1. Yukkuri says:

        Yeah AV software is a constant opponent. What I c really hate though are the “IT professionals” that refuse to disable their snake oil of choice long enough for me to demonstrate that the impossible failures that don’t happen for other users are because of their AV software, not because we couldn’t figure out a basic thing like connecting to SQL server over a LAN…

  2. Martin Bonner says:

    OK, I can believe that people writing anti-malware software might have cause to use CreateRemoteThread – they sometimes have to get down and dirty with the machine. What I find scary is that people writing anti-malware software didn’t *immediately* spot the problem with (at very least) the calls to the run time libraries supporting try/catch. Really, they ought to have known all of that themselves.

  3. Koro says:

    The proper way to do this is to copy hand-crafted assembly code to the target process. It might be possible to have the C compiler “help with generation”, but everything must be reviewed by hand.

    That code should just LoadLibrary some DLL of yours, GetProcAddress an entry point, and jump to it, passing its own address to it. The entry point should free that, and end with a FreeLibraryAndExitThread, for zero leaks.

    Luckily you can assume that KERNEL32 is loaded at the same address in every process, and just pass along the addresses of LoadLibrary and GetProcAddress baked in your thread stub (along with the path of your DLL too).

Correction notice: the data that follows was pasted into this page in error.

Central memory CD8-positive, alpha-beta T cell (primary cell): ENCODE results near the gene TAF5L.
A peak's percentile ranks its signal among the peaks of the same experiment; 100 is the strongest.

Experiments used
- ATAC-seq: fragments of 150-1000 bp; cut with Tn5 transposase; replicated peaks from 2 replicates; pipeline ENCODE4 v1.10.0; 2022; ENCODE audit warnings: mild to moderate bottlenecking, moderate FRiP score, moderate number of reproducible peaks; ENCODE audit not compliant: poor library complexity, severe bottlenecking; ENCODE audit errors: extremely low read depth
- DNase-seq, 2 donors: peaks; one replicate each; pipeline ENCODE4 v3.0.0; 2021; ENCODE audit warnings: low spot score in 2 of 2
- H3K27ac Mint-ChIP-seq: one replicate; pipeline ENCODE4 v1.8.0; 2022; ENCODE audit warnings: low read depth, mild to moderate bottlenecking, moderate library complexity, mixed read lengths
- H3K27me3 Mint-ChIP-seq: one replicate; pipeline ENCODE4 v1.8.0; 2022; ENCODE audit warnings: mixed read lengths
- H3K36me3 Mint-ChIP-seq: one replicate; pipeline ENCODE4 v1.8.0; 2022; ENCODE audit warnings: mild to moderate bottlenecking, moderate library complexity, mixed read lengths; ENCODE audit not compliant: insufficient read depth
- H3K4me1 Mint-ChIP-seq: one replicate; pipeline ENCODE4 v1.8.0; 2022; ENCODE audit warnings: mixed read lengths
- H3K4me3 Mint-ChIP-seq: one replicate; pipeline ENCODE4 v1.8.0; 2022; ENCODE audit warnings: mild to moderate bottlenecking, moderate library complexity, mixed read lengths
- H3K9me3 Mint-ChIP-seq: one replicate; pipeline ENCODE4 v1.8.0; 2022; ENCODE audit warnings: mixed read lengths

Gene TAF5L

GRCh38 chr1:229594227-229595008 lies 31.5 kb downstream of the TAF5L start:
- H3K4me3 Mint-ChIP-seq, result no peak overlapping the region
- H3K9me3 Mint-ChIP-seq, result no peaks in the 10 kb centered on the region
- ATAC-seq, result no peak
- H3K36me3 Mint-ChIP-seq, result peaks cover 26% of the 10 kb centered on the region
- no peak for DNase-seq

Also why do my comments take so much time to show up? I know I changed email addresses a few months ago, but I am definitely not a “first-time commenter”.

    1. I think the system switched over so that all comments are marked as spam unless they come from somebody with an MSDN profile. I have to manually approve 90% of the comments now.

    2. Killer{R} says:

      There is lazy poor man’s way. CreateRemoteThread(…&LoadLibrary, pRemotelyAllocatedPathToLibrary). And to be really poor: CreateThread from its DllMain. But DONT wait it inside DllMain, just remember self hModule in global var before starting thread to use with FreeLibraryAndExitThread later.
      There is obvious question: how pass information to it. Remembering that we’re lazy and poor – forget about named mappings and all that egghead stuff. Encode info in library’s name, and get it with GetModuleFileName.
      No asm, no undocumenteds. Hehehe (evilly)…

    3. henke37 says:

      Nah, just start scraping the loader data from the PEB. No need to send the pointers over. No need to make the assumption. And this is publicly documented, without stability warnings.

  4. Joshua says:

    How to make it less scary:

    1) Get rid of try/catch.

    2) Write the code to embed in assembly.

    3) Check target process architecture (currently needed only on x64)

    4) Don’t inject csrss, lsass, ssms/wininit, or services.

    5) Don’t inject processes from the wrong subsystem.

    6) Have a feature for user-configuration of excluding specific processes /that actually excludes the processes from code injection/. I’ve seen too many that claim to but rather just set some configuration bits that makes the code injection pass-through rather than not done.

    6a) Corollary: If your software requires code injection to all process to function, your software should use a kernel mode driver instead. There is such a thing as a filesystem filter driver.